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Answers from Colorado Sun Control

General Questions:

Q:  Do you offer warranties?

A:  We offer a Manufacturer's Lifetime Warranty.  Call for details.

Q:  How long do I have to wait before I can roll down my car windows? 

A: You can normally roll your windows down 24 hours after installation in the summer because it is hotter in the summer and allows for faster drying.

Q:  Can I pick what color or look I want?

A:  Window films come in many different colors, shades, looks and protection factors.  You can pick from bronze, blue, reflective, neutral, smoke, grey, and many others.  It's best to ask which film will best suit your needs, as different films offer different benefits.

Q:  Can you install during the evening after work hours?

A:  We offer flexible hours for your convenience.  We can install in the evening after you're home from work.  You can also schedule weekend installations by appointment, and we are also availabe on Holidays.

About Us:

Q:  Where are you located?

A:  We are located in Superior, CO.

Q:  What are your hours?

A:  Monday thru Friday, 8:00 a.m. to 8:00 p.m., Saturday and Sunday by appointment.  You can contact us 24 hours a day, 7 days a week to schedule an appointment, free estimate, or with any general questions.  We work flexible hours for your convenience, and are 100% mobile so we can go where you are.

Q:  Do you charge for estimates?

A:  We offer free estimates and can come to your location.  There is no obligation and no pressure to schedule anything.

Q:  Are there any references I can contact about your work?

A:  We have a list of references that you can contact for a referral of our work and quality.


Answers from Llumar Window Film

Q: Will window film reduce heat?

A: Window film can alleviate these problems while providing increased comfort and lower overall energy costs.

Answers from the International Window Film Assocation.

Q:  Will Window Film Really Stop Fading Of Fabrics?

A:  There are six factors affecting fabric fading: 

1.  Ultraviolet Light 
2.  Visible Light 
3.  Heat and Humidity 
4.  Chemical Vapors (including ozone) 
5.  Age of Fabric 
6.  Dye Fastness 

Clear single pane glass (1/8" to 1/4") will reject 23-28% of the ultraviolet light from the sun.  Insulated glass is slightly better, rejecting 36-41%.  Window films installed on glass reject 95-99% of solar ultraviolet light.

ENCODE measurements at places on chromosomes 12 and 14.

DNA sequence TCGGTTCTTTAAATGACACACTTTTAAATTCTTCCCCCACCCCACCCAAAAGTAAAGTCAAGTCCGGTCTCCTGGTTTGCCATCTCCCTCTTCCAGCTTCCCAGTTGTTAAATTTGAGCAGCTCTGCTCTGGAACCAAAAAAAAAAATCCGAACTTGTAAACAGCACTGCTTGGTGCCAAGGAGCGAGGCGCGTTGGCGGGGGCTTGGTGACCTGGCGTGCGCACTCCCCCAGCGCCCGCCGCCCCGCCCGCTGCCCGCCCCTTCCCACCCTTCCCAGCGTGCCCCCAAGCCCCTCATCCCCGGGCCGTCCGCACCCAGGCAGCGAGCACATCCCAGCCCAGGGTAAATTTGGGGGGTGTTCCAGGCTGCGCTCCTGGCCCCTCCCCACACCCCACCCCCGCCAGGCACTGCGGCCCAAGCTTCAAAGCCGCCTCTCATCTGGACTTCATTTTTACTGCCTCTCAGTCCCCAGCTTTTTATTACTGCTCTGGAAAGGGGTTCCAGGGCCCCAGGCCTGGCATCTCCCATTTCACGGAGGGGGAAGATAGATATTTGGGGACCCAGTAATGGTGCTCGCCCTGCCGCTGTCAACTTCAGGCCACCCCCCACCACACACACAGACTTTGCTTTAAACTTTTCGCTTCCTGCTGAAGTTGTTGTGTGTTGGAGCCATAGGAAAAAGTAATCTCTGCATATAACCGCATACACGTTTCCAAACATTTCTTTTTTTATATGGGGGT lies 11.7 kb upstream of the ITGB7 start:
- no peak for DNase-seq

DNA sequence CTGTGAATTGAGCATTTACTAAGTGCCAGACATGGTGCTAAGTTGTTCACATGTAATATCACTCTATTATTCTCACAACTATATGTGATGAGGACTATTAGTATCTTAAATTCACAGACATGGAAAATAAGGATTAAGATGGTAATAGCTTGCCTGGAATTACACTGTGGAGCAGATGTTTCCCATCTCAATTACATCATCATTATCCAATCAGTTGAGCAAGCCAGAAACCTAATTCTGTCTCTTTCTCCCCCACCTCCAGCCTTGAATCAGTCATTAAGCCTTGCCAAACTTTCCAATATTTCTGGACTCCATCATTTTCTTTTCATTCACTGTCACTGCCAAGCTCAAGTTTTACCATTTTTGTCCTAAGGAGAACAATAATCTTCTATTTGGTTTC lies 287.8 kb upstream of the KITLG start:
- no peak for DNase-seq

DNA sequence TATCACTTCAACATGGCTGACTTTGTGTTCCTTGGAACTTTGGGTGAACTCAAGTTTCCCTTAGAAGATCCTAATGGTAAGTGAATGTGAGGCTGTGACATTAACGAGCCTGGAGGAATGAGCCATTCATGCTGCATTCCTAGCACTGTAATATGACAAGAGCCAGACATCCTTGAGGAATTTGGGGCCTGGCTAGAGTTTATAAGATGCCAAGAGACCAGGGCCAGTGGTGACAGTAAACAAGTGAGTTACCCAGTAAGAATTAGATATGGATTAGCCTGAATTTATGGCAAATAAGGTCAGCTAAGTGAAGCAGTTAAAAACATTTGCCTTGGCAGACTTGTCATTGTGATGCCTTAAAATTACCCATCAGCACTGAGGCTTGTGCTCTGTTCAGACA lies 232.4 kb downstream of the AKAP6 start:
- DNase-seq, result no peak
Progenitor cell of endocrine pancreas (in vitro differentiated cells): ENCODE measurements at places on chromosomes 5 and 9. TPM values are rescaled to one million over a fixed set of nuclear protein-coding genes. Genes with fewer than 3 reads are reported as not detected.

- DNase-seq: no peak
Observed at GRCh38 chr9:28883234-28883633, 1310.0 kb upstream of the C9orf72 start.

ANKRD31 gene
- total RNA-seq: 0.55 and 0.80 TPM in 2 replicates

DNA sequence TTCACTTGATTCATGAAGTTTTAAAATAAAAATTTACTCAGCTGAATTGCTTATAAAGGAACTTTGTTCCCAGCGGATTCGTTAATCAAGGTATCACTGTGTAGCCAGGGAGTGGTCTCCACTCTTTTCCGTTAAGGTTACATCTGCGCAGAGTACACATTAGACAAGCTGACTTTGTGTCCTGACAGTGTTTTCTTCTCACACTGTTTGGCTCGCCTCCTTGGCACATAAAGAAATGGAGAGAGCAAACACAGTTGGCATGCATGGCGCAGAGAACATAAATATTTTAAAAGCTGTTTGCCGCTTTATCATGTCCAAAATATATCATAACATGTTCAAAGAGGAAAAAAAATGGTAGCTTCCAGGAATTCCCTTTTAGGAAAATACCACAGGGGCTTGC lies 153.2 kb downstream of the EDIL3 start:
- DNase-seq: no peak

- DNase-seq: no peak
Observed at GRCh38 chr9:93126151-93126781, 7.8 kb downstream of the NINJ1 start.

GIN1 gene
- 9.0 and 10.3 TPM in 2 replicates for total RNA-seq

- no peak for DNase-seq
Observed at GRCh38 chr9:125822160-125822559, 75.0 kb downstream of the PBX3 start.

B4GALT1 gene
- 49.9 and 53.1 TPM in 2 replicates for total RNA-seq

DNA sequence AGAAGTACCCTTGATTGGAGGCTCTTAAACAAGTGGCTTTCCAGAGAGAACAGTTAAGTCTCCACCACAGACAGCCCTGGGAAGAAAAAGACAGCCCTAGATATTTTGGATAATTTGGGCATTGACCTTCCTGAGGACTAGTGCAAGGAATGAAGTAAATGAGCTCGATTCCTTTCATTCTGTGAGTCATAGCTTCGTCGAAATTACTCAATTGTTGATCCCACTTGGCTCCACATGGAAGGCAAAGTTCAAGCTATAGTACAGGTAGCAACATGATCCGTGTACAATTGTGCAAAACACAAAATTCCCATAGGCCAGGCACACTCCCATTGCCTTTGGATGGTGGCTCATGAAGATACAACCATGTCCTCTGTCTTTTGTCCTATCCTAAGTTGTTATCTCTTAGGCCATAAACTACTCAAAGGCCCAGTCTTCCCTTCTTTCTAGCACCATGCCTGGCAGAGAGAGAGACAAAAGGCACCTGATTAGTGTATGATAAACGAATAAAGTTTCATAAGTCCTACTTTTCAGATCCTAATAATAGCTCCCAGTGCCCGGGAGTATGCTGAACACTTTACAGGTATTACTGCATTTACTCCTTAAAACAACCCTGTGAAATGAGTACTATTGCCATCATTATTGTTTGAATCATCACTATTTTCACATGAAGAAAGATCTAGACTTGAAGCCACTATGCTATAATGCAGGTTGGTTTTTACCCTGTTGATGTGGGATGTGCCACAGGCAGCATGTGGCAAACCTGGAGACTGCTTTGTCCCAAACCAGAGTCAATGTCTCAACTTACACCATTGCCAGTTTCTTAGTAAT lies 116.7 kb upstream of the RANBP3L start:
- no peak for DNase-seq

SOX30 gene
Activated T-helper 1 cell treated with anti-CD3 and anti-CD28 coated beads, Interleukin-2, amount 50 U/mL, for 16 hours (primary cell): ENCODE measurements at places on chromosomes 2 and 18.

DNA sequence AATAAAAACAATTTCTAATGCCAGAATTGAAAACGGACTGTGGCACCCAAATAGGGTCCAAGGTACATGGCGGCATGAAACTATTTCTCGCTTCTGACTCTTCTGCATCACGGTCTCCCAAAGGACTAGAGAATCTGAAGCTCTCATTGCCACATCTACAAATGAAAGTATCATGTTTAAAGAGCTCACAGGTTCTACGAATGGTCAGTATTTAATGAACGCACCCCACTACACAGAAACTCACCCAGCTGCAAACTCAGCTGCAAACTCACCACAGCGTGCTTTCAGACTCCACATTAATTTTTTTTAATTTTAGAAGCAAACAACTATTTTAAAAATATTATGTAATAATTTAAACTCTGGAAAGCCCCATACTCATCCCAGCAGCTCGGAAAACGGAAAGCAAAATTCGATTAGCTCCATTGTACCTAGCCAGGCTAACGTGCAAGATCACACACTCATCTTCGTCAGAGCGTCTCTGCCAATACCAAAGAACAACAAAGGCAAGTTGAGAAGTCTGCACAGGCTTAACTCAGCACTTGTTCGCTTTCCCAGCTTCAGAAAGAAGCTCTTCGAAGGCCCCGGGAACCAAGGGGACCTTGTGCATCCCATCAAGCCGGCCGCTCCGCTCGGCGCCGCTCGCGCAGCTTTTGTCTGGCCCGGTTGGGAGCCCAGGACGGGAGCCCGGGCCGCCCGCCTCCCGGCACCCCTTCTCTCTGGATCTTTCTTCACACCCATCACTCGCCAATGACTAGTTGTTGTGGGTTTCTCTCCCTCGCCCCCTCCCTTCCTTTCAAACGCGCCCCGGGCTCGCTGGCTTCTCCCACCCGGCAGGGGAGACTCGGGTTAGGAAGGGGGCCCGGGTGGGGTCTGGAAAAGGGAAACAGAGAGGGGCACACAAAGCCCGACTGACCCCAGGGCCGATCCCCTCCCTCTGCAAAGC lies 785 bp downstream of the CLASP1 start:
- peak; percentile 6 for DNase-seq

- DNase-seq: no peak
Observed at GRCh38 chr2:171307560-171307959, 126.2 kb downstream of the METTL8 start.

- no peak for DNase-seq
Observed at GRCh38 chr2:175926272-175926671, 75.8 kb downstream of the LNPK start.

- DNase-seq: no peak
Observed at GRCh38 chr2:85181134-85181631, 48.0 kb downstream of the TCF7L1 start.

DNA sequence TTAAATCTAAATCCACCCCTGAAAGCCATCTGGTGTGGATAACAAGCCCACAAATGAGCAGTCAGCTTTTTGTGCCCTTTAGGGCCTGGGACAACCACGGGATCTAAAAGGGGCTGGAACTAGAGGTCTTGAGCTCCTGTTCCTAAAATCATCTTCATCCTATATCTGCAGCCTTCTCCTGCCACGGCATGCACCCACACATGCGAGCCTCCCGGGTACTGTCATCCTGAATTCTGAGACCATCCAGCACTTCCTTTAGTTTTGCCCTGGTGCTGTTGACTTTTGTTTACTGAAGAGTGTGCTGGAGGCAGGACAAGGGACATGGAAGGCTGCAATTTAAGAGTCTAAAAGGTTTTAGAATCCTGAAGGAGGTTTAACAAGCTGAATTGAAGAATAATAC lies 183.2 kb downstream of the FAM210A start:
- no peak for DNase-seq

Different types of clear glass and window systems will reject 13-29% of the solar heat.  With window films, 80% solar heat rejection can be obtained. 

No window film can eliminate fading.  It can, however, offer maximum protection from fading due to solar ultraviolet light and solar heat.

Q:  How Should I Clean My Windows After Film Is Applied? 

A:  Windows with film applied are easily cleaned without damage to their appearance as long as a few common-sense guidelines are followed: 

1.  Use a soft clean cloth, soft paper towel, or clean   synthetic sponge.

2.  Use a soft cloth or squeegee for drying the window. 

3.  Use any normal glass cleaning solution which contains no abrasive materials. 

The availability of scratch resistant coatings as a standard feature of quality films has virtually eliminated the need for extra special precautions in cleaning.

Q:  Can Window Film Be Used On Low E Windows?

A:  Whether window film should be used on low E windows and how much you will benefit depends on three factors: 

1.  Type of low E surface used on glass. 

2.  Location of low E surface in the window system. 

3.  The desired amount of heat gain reduction, heat loss reduction, or other film benefits.

There are two basic types of low E surfaces on glass.  One of these is a conductive coating put on glass as it is being made.  It gives some heat loss reduction, but does little to reduce heat gain into a building.  The second type is a more complex system of multiple layers of metals and conductive coatings deposited on glass after it has been made.  This type of low E glass gives heat reductions of 30% to 50% in addition to reducing heat loss.  Obviously there will be more heat gain reduction using film on the first type.  If there is any question about the type you may have, ask your glass company or the window manufacturer to send you the specific information about your glass. 

The location of the low E surface in your window system is also very important in deciding whether film should be used.  If the low E coating is on the room-side surface of the innermost pane of glass, the use of window film may reduce or eliminate the heat loss reduction of the glass itself.  This may be more than offset by the heat gain reduction/heat loss reduction properties of the films to be used.  Most low E window systems, however, consist of double pane windows where the low E surface faces the air space between the panes.  In this case, film can be installed without eliminating the heat loss reduction benefit of the low E glass.  The type of window film you choose for low E glass depends entirely on your desired benefit -whether you want to reduce heat gain, control glare, prevent heat loss, reduce fading or enhance the safety of your windows and glass doors.  Carefully consider all these benefits before making a final decision.